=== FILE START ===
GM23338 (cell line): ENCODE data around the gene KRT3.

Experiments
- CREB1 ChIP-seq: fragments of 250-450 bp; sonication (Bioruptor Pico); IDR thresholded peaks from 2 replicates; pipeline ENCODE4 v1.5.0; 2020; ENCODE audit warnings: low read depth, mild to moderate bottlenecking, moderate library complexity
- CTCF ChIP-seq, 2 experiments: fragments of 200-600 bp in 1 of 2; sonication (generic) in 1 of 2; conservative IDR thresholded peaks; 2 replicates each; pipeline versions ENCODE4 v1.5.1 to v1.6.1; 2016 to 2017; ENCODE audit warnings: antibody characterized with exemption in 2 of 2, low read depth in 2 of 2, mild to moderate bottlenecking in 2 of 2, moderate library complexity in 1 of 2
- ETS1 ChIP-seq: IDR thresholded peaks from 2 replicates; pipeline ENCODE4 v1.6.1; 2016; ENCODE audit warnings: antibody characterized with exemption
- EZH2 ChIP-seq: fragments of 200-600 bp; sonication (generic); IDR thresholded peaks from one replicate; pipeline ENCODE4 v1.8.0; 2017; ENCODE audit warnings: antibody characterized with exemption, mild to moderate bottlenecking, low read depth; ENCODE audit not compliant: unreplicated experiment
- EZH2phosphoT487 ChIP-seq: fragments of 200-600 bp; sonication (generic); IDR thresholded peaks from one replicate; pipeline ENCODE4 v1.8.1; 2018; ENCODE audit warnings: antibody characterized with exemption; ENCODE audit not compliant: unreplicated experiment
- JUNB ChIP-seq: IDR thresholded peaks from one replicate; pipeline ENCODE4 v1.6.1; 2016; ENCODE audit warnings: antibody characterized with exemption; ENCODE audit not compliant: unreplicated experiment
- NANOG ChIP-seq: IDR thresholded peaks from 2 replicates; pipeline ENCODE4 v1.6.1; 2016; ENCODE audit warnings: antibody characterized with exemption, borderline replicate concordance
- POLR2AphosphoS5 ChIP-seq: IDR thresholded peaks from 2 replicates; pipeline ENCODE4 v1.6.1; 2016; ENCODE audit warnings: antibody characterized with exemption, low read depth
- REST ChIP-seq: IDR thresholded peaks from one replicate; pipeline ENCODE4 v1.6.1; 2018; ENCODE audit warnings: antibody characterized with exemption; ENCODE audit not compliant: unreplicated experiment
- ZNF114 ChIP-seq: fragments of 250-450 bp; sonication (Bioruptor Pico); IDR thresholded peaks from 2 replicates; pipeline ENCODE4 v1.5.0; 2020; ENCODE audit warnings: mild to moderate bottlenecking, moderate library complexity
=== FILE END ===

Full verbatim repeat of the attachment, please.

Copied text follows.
GM23338 (cell line): ENCODE data around the gene KRT3.

Experiments
- CREB1 ChIP-seq: fragments of 250-450 bp; sonication (Bioruptor Pico); IDR thresholded peaks from 2 replicates; pipeline ENCODE4 v1.5.0; 2020; ENCODE audit warnings: low read depth, mild to moderate bottlenecking, moderate library complexity
- CTCF ChIP-seq, 2 experiments: fragments of 200-600 bp in 1 of 2; sonication (generic) in 1 of 2; conservative IDR thresholded peaks; 2 replicates each; pipeline versions ENCODE4 v1.5.1 to v1.6.1; 2016 to 2017; ENCODE audit warnings: antibody characterized with exemption in 2 of 2, low read depth in 2 of 2, mild to moderate bottlenecking in 2 of 2, moderate library complexity in 1 of 2
- ETS1 ChIP-seq: IDR thresholded peaks from 2 replicates; pipeline ENCODE4 v1.6.1; 2016; ENCODE audit warnings: antibody characterized with exemption
- EZH2 ChIP-seq: fragments of 200-600 bp; sonication (generic); IDR thresholded peaks from one replicate; pipeline ENCODE4 v1.8.0; 2017; ENCODE audit warnings: antibody characterized with exemption, mild to moderate bottlenecking, low read depth; ENCODE audit not compliant: unreplicated experiment
- EZH2phosphoT487 ChIP-seq: fragments of 200-600 bp; sonication (generic); IDR thresholded peaks from one replicate; pipeline ENCODE4 v1.8.1; 2018; ENCODE audit warnings: antibody characterized with exemption; ENCODE audit not compliant: unreplicated experiment
- JUNB ChIP-seq: IDR thresholded peaks from one replicate; pipeline ENCODE4 v1.6.1; 2016; ENCODE audit warnings: antibody characterized with exemption; ENCODE audit not compliant: unreplicated experiment
- NANOG ChIP-seq: IDR thresholded peaks from 2 replicates; pipeline ENCODE4 v1.6.1; 2016; ENCODE audit warnings: antibody characterized with exemption, borderline replicate concordance
- POLR2AphosphoS5 ChIP-seq: IDR thresholded peaks from 2 replicates; pipeline ENCODE4 v1.6.1; 2016; ENCODE audit warnings: antibody characterized with exemption, low read depth
- REST ChIP-seq: IDR thresholded peaks from one replicate; pipeline ENCODE4 v1.6.1; 2018; ENCODE audit warnings: antibody characterized with exemption; ENCODE audit not compliant: unreplicated experiment
- ZNF114 ChIP-seq: fragments of 250-450 bp; sonication (Bioruptor Pico); IDR thresholded peaks from 2 replicates; pipeline ENCODE4 v1.5.0; 2020; ENCODE audit warnings: mild to moderate bottlenecking, moderate library complexity